Jimmy Stead: But I found Frost Bank. I knew them to be a good company. I didn’t know a whole lot about them. They gave me a job as a personal banker, as a part of a leadership development program. Fast forward 21 years, I’m still here, and loving the work I get to do at Frost and the people that I get to work with, but in that journey, really, the pivotal thing that changed everything for me and really engaged me was about the time that I started was the time that our CEO at the time, Dick Evans and some of the other executives, they decided to build online banking in-house, which really for a bank our size back then in 1999 was a major decision. It was very unconventional and Dick’s quote from back then, Dick Evans our CEO, his quote, and it’s famous inside Frost was, “I don’t want a vendor between me and my customer/” Which really set the stage and I was so lucky to be a part of the initial team. We just had this team that was going to figure it out.

Jimmy Stead: Through that process, I just volunteered to do things. I played as many different roles as I could. And I got to learn a whole lot about technology, both the internal workings of technology and the really technical stuff. But also I got to learn about the customer facing side and how you build technology for people that makes their lives better and simplifies things. I got to be a student of what it takes to build a great team that can accomplish something great like that. And one of the things I really learned through that whole process that’s really driven me, that I find motivating, I talked about having passion earlier. I think rooting out complexity and trying to simplify things is my favorite thing to do. And that’s really about what building technology for people is about in my opinion. And so I’ve got a lot of experience doing that.

Jimmy Stead: Another sort of exciting event was back in 2011, when we decided to build our mobile app, we had over a decade of experience at that point and we brought together a small team of people. And I think we’ve produced something really special. It’s kind of Malcolm Gladwell’s 10,000 hour rule. We had learned and we had practiced and we had made mistakes and over time we’d gotten better and better. And then we put this little team together and we built an app in nine months. And the first week we had over 10,000 downloads, we had a five-star rating, and it was just a really great experience, but it went back to we had had a decade of experience at that point.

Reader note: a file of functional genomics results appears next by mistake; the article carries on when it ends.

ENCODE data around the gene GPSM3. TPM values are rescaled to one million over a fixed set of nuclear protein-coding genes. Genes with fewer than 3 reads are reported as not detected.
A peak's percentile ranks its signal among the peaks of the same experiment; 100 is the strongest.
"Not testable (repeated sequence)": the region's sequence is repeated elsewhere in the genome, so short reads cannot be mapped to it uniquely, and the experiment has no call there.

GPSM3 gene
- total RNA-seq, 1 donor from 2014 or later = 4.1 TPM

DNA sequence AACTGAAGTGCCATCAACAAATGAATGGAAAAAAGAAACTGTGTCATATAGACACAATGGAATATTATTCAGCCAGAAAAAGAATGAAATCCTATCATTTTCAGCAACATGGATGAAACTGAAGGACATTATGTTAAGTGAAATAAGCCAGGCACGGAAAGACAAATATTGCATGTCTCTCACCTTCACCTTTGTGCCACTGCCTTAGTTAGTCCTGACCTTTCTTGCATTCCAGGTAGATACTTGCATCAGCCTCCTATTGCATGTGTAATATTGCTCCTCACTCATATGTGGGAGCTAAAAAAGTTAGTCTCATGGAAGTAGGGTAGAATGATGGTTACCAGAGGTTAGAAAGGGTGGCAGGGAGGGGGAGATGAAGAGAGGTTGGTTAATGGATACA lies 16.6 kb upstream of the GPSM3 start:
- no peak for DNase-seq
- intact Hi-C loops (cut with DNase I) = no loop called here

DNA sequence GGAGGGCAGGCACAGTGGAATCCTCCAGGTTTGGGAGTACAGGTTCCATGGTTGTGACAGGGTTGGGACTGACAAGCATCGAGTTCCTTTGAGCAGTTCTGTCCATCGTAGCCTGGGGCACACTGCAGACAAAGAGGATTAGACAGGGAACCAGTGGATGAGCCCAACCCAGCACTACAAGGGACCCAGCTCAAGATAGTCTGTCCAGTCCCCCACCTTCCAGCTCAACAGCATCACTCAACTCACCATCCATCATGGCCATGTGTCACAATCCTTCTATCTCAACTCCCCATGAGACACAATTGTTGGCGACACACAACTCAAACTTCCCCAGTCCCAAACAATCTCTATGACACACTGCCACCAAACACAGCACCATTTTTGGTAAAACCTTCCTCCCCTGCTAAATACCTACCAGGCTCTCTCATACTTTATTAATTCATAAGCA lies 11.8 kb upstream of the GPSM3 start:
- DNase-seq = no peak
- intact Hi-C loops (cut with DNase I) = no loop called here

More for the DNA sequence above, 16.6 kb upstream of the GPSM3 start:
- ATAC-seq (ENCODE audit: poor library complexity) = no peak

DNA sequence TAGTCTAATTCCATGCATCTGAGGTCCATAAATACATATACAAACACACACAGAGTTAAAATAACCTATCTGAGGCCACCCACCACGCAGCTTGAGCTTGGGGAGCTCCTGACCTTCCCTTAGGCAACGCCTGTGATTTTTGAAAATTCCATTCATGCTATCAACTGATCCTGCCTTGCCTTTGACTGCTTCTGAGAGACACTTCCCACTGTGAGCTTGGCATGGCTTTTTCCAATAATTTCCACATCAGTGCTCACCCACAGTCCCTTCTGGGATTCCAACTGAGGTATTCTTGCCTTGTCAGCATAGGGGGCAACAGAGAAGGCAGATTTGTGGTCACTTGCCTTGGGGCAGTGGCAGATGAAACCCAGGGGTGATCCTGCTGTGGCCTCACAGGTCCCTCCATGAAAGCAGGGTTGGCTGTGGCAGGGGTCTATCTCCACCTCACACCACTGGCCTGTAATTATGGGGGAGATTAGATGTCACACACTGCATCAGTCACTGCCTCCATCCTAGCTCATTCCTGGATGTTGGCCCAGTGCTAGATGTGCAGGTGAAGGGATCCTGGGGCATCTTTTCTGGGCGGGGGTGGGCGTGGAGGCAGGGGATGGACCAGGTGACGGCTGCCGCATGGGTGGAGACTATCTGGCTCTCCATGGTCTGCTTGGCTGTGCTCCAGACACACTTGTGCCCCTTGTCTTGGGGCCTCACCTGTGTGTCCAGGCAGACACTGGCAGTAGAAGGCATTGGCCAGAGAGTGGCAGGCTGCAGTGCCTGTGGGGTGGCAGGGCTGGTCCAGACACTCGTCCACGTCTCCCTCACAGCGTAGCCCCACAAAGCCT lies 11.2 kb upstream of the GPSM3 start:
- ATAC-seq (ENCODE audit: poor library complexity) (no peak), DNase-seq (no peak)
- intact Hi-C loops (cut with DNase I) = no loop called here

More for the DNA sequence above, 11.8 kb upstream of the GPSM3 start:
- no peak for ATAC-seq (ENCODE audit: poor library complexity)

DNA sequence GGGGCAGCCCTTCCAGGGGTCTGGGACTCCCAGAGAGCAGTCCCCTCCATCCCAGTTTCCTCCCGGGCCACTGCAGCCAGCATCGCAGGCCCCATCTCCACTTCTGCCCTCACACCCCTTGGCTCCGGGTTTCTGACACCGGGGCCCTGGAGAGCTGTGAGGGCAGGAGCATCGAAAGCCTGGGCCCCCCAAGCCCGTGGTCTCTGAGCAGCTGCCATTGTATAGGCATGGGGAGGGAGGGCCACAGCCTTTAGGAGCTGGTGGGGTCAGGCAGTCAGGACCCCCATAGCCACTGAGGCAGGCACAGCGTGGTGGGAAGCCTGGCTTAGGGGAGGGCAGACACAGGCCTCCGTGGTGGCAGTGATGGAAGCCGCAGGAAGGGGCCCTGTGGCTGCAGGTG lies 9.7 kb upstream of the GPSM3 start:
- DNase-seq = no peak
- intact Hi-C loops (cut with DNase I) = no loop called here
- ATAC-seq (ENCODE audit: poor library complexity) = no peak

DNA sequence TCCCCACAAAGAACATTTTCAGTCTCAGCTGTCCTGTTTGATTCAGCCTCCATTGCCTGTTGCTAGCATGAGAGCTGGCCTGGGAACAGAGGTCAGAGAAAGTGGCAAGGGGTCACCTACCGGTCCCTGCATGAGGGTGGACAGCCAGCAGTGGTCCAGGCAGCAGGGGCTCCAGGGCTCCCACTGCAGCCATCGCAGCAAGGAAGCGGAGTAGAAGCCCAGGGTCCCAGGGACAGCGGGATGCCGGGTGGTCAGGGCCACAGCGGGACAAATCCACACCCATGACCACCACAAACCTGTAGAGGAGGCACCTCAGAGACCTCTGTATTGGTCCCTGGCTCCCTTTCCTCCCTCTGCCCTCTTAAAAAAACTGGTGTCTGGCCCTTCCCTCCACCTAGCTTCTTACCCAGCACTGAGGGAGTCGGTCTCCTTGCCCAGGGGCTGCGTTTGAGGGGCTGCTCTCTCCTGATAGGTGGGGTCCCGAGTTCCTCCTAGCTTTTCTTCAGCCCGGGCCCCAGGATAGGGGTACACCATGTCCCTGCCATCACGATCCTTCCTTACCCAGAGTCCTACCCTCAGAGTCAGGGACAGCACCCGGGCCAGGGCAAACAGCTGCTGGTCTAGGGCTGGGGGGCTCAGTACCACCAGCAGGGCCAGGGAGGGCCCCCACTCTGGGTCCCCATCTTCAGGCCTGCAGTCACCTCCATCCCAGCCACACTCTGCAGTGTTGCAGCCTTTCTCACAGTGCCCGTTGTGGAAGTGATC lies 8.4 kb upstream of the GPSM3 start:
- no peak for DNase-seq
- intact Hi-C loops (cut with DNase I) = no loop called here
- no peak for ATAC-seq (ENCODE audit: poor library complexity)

Jimmy Stead: So to get back to your question, Phil asked me to lead the consumer bank. It is definitely a non-traditional choice of the guy that kind of grew up and then led digital for a while. And I think really the idea there was to bring that personal experience, that magic that our people have with our customers, that connection they have closer to the digital experience, which was also really strong and good, and we needed to bring those things together.

Jimmy Stead: And then a couple of years later, Phil also asked me to lead the IT department. So that started earlier this year in January. And boy, it’s been exciting to have an even wider view, understanding the sense of urgency we have to have to have modern, nimble technology that can power the company and make experiences for our customers simpler and better. It’s really a high stakes thing.

Sean Keathley: Well, Luvleen, and thank you. This is going to be exciting conversation. We’re going to jump in. Our listeners are dying to hear what you have to say. Your story is so unique, both personally, but also for BM Technologies and BankMobile. Tell the listeners about the story, how did the company come about, and talk about just the dramatic growth and all the success that you’ve been experiencing since then.